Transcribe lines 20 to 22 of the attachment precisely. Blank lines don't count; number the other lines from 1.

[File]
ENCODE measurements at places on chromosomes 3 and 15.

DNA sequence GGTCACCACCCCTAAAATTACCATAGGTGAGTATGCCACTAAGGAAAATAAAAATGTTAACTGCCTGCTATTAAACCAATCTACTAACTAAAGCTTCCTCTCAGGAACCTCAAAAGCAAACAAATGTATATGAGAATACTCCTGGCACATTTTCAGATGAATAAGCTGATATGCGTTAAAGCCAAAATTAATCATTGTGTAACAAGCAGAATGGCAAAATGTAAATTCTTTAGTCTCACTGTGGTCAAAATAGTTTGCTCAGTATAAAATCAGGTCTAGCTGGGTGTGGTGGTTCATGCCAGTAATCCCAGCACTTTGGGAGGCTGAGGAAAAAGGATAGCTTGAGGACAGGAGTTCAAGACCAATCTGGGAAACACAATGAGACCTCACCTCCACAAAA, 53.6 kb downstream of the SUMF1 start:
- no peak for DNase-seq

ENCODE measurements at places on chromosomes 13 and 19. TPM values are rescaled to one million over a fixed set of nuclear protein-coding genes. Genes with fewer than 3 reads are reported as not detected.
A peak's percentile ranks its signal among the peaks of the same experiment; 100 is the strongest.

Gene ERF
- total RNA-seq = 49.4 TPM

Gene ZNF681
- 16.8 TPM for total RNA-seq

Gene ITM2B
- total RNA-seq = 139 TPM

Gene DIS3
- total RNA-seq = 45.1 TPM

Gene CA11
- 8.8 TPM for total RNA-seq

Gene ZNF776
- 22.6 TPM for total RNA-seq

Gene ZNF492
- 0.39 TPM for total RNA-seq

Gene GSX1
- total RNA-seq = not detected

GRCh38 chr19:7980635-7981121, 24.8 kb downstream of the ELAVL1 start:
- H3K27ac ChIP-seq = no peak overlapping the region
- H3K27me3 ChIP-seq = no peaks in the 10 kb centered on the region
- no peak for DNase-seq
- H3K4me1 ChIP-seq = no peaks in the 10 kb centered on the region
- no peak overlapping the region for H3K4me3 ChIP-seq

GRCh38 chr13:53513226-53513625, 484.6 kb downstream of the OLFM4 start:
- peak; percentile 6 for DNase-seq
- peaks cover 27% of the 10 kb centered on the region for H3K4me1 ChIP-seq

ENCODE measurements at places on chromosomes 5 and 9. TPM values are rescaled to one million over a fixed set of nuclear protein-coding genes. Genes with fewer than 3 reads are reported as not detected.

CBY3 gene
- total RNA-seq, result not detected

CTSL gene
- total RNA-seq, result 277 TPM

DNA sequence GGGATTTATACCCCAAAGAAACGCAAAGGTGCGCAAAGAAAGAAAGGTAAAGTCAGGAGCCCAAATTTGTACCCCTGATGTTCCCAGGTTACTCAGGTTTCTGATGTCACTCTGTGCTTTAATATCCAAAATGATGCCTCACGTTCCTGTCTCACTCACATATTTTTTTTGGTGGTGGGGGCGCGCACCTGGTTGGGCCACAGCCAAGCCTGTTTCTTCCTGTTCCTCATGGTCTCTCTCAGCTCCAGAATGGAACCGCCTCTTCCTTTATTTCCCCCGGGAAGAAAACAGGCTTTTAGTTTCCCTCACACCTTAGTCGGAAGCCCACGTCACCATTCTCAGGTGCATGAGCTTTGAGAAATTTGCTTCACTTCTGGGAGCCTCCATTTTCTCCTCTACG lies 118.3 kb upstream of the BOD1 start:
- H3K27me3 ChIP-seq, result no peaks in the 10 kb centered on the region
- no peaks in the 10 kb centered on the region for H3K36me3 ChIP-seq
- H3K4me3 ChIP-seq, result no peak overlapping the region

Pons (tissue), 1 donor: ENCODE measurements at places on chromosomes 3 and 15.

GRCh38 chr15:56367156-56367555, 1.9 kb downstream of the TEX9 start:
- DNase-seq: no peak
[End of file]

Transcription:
Gene GSX1
- total RNA-seq = not detected

GRCh38 chr19:7980635-7981121, 24.8 kb downstream of the ELAVL1 start: